Wednesday, 3 July 2013

Grass Roots Square

Grass Roots Square 6I heard about an exhibit at the corner of Teatergata and Munchs gate called Grass Roots Square. The artist is Do Ho Suh of Korea, not someone I am familiar with. Wikipedia says he explores the relationship between individuality, collectivity, and anonymity. This exhibit was jury selected and in his submission to the jury, Do-Ho says "Grass Roots Square is at ground level, the same level of the plaza and the public. It is at this level, the grass roots level, where you can truly understand a community."

I thought I would stop by and have a look.

Do-Ho Suh started working in the outer corner of the square and worked inwards a short ways. The tree is part of the exhibit and was planted at the time the sculptures were installed.

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Business today consists in persuading crowds. ~ T.S. Elliot

The green you see amongst the stonework are small bronze figurines and they very much look like grass sprouting up.

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Youth doesn't need friends - it only needs crowds. ~ Zelda Fitzgerald

The figures are quite detailed and I couldn't see any repeated figures, although I am not certain they are all unique.

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The 'wisdom of the crowds' is the most ridiculous statement I've heard in my life. Crowds are dumb. ~ Drew Curtis

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With the crowds on your side, it's easier to play up to your potential. - Julius Erving

In some cases, the figures are underneath the stones. In others, they are in the open. A few even line the seams between the stones.

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The future belongs to crowds. ~ Don DeLillo

The tree is a nice touch and blends in with the sculpture.

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The intelligence of that creature known as a crowd is the square root of the number of people in it. ~ Terry Pratchett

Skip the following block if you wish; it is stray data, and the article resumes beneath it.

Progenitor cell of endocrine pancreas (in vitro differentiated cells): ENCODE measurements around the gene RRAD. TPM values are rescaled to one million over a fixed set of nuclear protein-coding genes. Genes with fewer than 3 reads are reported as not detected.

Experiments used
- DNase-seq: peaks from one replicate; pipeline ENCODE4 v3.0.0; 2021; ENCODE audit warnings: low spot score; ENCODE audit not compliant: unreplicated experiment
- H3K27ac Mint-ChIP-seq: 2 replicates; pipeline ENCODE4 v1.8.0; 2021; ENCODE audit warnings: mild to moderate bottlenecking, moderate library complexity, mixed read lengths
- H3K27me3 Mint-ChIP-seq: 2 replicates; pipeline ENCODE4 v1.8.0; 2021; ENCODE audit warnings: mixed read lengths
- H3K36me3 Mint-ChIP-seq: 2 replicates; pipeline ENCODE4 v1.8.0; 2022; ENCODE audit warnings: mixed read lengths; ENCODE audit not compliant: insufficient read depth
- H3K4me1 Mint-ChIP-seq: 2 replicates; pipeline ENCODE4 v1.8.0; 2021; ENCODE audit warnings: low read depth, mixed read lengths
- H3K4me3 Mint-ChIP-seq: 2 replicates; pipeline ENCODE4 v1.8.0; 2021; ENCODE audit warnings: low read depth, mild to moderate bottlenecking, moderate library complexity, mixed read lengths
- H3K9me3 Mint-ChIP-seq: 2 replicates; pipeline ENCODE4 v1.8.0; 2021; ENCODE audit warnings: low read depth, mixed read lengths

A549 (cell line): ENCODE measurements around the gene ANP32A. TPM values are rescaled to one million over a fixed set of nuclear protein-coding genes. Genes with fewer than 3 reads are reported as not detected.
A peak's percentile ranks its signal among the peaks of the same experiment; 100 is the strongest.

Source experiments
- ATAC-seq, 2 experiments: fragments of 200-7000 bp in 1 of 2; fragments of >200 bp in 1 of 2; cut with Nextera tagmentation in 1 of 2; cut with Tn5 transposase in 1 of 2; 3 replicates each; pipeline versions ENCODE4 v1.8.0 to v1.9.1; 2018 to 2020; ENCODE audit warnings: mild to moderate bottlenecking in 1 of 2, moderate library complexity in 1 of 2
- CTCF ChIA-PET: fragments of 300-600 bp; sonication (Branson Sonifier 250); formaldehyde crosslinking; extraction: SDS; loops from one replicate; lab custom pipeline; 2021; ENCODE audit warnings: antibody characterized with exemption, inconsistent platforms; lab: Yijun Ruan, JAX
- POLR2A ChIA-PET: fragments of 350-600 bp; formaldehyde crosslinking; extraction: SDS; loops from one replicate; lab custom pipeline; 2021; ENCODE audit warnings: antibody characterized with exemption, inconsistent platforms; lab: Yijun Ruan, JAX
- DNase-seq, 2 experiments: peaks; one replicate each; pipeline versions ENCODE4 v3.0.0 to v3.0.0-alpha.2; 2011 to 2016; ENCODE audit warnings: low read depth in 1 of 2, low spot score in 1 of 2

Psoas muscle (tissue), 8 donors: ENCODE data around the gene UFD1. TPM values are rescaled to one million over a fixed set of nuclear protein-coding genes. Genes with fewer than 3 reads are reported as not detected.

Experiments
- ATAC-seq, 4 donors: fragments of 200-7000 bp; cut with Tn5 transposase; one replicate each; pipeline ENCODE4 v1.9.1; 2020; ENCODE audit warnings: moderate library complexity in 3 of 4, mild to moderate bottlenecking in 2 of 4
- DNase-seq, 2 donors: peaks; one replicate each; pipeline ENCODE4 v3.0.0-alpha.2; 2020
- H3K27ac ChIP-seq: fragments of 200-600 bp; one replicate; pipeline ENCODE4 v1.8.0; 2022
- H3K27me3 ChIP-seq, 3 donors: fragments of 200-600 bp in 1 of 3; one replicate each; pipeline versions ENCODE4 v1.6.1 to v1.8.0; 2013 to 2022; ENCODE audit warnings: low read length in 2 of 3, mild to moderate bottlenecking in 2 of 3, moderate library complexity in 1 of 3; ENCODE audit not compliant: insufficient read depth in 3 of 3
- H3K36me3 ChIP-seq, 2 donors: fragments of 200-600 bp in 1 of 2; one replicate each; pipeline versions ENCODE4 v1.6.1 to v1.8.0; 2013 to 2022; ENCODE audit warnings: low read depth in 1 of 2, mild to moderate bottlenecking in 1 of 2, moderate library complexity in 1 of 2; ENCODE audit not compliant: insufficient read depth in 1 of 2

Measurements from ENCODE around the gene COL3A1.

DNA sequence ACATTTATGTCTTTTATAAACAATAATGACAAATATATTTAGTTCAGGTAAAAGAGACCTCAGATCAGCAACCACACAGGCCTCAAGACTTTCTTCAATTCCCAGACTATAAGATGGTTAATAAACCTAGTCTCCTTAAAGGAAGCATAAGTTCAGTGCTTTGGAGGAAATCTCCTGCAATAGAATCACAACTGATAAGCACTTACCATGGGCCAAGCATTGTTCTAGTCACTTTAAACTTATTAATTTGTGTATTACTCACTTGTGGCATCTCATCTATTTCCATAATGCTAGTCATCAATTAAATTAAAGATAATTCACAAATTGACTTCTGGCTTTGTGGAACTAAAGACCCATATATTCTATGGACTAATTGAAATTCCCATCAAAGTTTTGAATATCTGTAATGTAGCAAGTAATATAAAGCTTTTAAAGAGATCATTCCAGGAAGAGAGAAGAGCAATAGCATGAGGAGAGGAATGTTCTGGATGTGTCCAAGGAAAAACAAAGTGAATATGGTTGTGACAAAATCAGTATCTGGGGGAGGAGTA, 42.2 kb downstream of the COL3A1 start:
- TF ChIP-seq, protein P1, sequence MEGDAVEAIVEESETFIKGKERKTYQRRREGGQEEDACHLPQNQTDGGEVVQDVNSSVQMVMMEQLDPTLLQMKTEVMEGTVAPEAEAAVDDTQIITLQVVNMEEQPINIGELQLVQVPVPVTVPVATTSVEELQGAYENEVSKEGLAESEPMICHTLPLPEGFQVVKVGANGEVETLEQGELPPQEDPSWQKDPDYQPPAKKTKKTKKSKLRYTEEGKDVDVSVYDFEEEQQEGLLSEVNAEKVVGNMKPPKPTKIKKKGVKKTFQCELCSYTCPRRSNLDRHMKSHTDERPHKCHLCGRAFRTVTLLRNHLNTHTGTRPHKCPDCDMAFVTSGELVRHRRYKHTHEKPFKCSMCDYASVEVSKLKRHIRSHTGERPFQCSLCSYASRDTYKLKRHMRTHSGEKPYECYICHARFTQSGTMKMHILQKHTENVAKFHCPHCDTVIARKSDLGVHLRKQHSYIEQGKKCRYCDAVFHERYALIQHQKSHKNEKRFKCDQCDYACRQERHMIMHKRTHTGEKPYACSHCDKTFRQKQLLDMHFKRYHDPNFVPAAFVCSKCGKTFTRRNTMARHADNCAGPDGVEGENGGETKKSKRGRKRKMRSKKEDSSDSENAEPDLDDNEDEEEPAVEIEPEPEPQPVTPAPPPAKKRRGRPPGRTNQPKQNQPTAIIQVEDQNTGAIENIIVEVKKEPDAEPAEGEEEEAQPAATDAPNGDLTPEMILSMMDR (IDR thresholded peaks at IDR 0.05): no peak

When photographing a small subject like this, I have to be careful about perspective. Perspective is a funny thing. We need something to give us a reference, a sense of scale, which depends upon perspective. In this shot, there is only the tree, but since we do not know how big the tree is, it is difficult to judge the size of the figures.

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"If everyone you knew jumped off a bridge, would you too?” Dr. Roger asked.

David had heard this before and knew you were supposed to say no. But was that really true? If everyone jumped off a bridge, maybe there was a good reason. Maybe the bridge was on fire. If anything, the guy who didn’t jump was the crazy one.
~ John M. Cusick

If I add a person to the composition, then you usually get a much better idea of the size. However, in this case the person is so far away as to appear to be the same height as the figures!

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And this that you call solitude is in fact a big crowd. ~ Dejan Stojanovic

If I add in a person very close to the figures, then you have a much better sense of how small they are. In this case, they appear downright Lilliputian!

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I walked with them, as crowds have that effect on me, I want to do what they do, to journey towards some point of revelation, which of course never comes. ~ Neil Jordan

The exhibit is quite popular, judging by the number of people who stop by to look and to take some snaps. Which included me, of course!

Grass Roots Square
We are more wicked together than separately. If you are ever forced to be in a crowd, then most of all you should withdraw into yourself. Never trust another to do your thinking. ~ Jeff Wheeler

Do-Ho Suh's work is brilliantly executed; the figures are really neat, and are done on a scale that is really interesting. But overall, I did not get the sense of community he said he was trying to achieve. When I think of community, I think of working together to move things forward. I think activity, motion. I did not think of that when I looked at this work.

Instead, I saw people aimlessly standing around waiting for something to happen. I saw crowds. I don't have very pleasant thoughts when I think of crowds. I have trouble with how crowds behave and how they think. Even in the workplace I have trouble with "group think", and I find the term common sense deeply offensive.

Whenever anyone says to me that something is "only common sense", I point out that "common" sense once held that people were not meant to fly, that "common" sense used to dictate that the world was flat, that it was "only common sense" that the sun, the moon, and the stars all revolved around the Earth, and that "common sense" used to allow women to be burned at the stake because "common sense" said they were witches.

I suspect that my own biases got in the way of finding the community theme Do-Ho was trying to impart. This made me think about my own work and how people perceive it. I'm pretty confident that not everyone reacts positively to all of my photographs, or even has a reaction at all! I came up with my own mnemonic for keeping this lesson in mind as I work. It is a twist on a famous photographer's quote: "Every photograph needs two people; the photographer and the viewer."*

*The original quote is from Ansel Adams. He said: “There are always two people in every picture: the photographer and the viewer.”